He was living with his friend Jacob Callahan in Pine Hill, NJ just before his untimely passing and was trying to get his life back together. Vinny told me that he had a couple of job interviews lined up, he was working on his car, and that he had been happier then he had been for a long time. I can only hope that he was telling me the truth.
Vince Pellegrino will be truly missed by his friends and family members. Wherever you are, I hope you are happy and are free of the pain you felt when you were here. I love you and so many others love you too.
On Tuesday, November 8, 2011 his funeral will be held at the Mark C Tilghman Funeral Home on 38 North Forklanding Rd., Maple Shade, NJ 08052-2630 from 6 p.m. to 8 p.m. There will be donations at the service to help with the service cost.
For the most part, I have discussed and shown pictures of tattoos that people wanted to get and still loved to look at even after years of having them. That is not always the case with other people’s tattoos.
Neah Wilburn is a senior RTF major at Rowan University with a total of four tattoos. She received her fourth tattoo on her right hand in March of this year, and only eight months after it was done she already wishes she could change that tattoo if it were possible. I met up with her on Monday to discuss this particular tattoo, and why it is controversial to her and to other people who see her tattoo.
Q: What is your most recent tattoo of and why did you get it?
A: My tattoo is in cursive writing of the word, “Misunderstood.” I got that tattoo for many reasons. The first reason is my best cousin and I have the same tattoo, she’s like my partner in crime. Second, my cousin, who I also call my twin, has a small thunderbolt on his forehead representing the word, “Misunderstood.” The third reason is because I honestly feel like no one understands how I feel or the way I think. Lastly, I also got it because it was only $15 to get it done.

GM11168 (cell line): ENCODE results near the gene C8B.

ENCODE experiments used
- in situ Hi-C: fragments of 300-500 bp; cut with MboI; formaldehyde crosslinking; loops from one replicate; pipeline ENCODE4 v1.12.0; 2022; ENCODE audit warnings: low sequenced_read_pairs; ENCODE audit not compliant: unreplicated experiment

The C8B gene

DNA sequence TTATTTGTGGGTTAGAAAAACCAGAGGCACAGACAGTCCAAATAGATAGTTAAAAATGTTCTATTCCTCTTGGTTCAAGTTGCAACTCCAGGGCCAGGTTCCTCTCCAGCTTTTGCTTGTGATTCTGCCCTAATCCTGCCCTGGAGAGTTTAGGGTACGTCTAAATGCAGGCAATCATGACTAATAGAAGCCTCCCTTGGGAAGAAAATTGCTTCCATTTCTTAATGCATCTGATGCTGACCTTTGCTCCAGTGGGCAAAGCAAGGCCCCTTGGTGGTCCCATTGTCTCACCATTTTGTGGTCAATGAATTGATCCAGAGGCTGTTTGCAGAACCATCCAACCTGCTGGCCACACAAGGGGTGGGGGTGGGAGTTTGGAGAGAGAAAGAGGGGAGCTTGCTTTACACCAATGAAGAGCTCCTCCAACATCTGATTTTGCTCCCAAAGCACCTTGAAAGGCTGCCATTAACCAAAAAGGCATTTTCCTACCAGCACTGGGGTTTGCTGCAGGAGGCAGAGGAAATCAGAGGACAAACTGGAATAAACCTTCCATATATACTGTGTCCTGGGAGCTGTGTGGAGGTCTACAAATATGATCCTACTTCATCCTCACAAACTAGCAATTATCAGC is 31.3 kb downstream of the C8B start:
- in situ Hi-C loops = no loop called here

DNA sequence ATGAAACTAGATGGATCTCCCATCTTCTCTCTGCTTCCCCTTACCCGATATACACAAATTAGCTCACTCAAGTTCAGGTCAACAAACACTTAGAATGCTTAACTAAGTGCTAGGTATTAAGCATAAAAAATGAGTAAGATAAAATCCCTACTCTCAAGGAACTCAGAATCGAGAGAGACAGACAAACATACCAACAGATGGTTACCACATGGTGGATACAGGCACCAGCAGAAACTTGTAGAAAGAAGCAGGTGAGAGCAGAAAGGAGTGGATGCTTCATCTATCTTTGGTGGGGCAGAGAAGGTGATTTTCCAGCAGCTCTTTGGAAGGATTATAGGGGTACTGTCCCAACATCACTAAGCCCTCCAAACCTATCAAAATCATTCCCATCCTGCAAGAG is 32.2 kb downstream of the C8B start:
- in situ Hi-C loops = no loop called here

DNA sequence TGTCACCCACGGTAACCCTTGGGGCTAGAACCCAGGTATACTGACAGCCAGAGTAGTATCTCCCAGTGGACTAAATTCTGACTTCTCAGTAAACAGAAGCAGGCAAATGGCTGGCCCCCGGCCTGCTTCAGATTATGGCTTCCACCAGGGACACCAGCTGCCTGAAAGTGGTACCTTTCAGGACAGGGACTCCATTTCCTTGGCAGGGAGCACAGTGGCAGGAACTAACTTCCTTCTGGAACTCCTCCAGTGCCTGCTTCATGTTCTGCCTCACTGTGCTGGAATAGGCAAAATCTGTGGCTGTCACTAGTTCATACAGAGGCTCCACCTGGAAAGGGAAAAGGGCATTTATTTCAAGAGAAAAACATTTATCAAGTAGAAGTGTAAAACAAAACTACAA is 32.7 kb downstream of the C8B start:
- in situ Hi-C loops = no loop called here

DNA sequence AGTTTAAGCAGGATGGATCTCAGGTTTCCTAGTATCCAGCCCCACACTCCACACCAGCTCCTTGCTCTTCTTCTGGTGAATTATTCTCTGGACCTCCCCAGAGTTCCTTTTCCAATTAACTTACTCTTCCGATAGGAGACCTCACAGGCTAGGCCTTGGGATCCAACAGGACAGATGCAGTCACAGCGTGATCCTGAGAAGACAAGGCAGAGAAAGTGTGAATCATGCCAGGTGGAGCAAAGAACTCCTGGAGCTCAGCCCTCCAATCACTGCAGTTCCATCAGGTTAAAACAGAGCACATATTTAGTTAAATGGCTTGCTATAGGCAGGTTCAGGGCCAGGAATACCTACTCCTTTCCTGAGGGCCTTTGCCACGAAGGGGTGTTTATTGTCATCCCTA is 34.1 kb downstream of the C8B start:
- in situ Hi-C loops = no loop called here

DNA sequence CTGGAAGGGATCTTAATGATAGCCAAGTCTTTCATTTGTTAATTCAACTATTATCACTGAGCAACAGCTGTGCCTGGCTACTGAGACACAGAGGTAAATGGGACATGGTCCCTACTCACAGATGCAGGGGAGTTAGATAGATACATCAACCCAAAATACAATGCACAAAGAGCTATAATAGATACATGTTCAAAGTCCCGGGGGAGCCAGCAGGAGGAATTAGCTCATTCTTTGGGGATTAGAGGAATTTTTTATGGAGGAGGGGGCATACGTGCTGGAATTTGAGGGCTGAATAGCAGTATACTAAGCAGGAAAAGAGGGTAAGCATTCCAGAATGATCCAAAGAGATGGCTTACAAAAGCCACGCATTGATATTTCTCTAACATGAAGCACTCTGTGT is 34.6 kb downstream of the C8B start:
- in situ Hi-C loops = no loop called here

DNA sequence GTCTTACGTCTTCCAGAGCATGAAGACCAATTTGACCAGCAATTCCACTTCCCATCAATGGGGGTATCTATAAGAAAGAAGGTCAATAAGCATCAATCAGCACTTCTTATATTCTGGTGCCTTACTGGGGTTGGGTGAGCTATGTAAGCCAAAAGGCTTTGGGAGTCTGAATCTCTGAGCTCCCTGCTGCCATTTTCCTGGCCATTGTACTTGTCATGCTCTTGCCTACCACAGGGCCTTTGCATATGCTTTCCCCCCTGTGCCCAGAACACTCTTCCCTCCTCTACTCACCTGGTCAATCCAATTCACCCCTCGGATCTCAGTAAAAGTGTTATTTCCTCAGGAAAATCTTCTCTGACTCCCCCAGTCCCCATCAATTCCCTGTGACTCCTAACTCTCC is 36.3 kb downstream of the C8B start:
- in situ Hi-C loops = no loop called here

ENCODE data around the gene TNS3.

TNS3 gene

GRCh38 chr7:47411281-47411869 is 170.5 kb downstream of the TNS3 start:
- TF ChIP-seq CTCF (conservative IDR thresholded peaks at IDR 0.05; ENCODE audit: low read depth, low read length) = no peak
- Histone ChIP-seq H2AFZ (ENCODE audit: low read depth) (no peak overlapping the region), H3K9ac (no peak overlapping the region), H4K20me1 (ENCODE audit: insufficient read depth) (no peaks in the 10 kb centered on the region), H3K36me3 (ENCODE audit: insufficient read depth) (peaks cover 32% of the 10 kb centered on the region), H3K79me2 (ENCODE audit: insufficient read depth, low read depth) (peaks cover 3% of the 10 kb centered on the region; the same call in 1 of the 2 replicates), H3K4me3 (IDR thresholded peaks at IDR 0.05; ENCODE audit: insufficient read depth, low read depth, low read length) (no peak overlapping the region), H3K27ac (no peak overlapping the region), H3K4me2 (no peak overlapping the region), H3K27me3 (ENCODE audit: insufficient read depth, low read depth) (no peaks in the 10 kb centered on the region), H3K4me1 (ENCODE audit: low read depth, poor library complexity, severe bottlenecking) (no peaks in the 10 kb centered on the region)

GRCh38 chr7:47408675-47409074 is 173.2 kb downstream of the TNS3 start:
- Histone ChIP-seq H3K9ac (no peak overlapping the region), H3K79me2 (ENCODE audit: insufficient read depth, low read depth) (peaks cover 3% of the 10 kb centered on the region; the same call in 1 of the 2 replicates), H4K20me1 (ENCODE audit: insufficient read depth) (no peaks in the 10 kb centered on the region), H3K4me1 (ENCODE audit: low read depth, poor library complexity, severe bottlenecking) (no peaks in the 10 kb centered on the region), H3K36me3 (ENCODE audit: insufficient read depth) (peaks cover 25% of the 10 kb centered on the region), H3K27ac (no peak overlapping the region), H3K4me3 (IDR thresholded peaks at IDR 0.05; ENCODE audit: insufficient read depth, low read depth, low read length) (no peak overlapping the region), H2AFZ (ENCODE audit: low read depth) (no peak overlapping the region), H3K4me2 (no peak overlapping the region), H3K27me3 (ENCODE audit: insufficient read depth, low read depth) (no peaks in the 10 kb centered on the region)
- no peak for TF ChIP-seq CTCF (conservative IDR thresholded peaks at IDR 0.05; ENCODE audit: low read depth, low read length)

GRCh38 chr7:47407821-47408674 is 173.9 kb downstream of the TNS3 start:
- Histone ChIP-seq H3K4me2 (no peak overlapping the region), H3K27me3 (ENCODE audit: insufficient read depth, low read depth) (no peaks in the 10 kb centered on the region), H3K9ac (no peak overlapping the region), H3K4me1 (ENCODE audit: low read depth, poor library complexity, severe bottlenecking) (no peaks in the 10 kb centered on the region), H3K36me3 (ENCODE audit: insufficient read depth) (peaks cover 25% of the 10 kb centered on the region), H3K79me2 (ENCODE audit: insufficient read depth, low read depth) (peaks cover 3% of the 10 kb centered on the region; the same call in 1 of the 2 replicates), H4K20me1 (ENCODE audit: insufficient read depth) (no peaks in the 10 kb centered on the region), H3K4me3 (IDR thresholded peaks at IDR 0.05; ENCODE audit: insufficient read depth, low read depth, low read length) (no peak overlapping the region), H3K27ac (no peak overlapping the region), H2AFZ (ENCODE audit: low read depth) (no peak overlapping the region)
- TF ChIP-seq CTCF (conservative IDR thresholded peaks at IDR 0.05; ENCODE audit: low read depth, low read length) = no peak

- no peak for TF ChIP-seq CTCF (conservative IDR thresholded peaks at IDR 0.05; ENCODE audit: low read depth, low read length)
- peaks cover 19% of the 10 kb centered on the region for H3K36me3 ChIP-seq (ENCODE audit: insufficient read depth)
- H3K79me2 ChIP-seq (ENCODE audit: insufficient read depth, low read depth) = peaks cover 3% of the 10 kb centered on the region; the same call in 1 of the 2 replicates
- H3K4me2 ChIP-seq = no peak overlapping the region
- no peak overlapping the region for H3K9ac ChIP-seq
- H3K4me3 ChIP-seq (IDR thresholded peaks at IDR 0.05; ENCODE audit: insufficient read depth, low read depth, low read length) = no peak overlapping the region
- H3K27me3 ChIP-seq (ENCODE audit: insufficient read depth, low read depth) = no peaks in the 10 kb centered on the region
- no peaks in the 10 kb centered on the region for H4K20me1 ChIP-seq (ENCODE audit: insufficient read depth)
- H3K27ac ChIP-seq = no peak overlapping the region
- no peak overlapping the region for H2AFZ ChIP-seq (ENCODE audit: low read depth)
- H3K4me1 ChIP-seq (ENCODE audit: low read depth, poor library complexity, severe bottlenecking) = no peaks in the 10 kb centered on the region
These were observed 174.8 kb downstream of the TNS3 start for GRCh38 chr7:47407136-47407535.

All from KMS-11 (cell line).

Q: Where did you get your last tattoo at and who did it?
A: A family member’s friend did it in his bedroom because he wasn’t licensed to tattoo. I am not allowed to say his name because it is illegal for him to tattoo and it is also illegal to have a tattoo done outside of a shop or a tattoo convention.
Q: How did your family feel about your tattoo?
A: They wanted to kill me. My mother not only didn’t like it because of her beliefs about tattoos but also because it was visible. My one older cousin who I looked up too didn’t like it because it was so visible and couldn’t be covered easily without it being noticed. My father still tries to wipe it off everyday thinking it’s just pen ink and not permanent ink. Everyone thinks I was stupid to get this tattoo, which is why I got it in the first place: they don’t understand how I think.
Q: Do you regret your tattoo does it affect your life?
A: I do not like the format of my tattoo. The “e” and the “r” in the writing look like they are melded together, making it hard to read. People can barely read it and understand it, just like myself. This particular tattoo makes it more difficult for me to find a job. If I were to be offered a position, any job would want me to cover it with a band-aid or with make-up so no one will see. My employers would see my tattoo as unprofessional.
Q: Why is your tattoo controversial?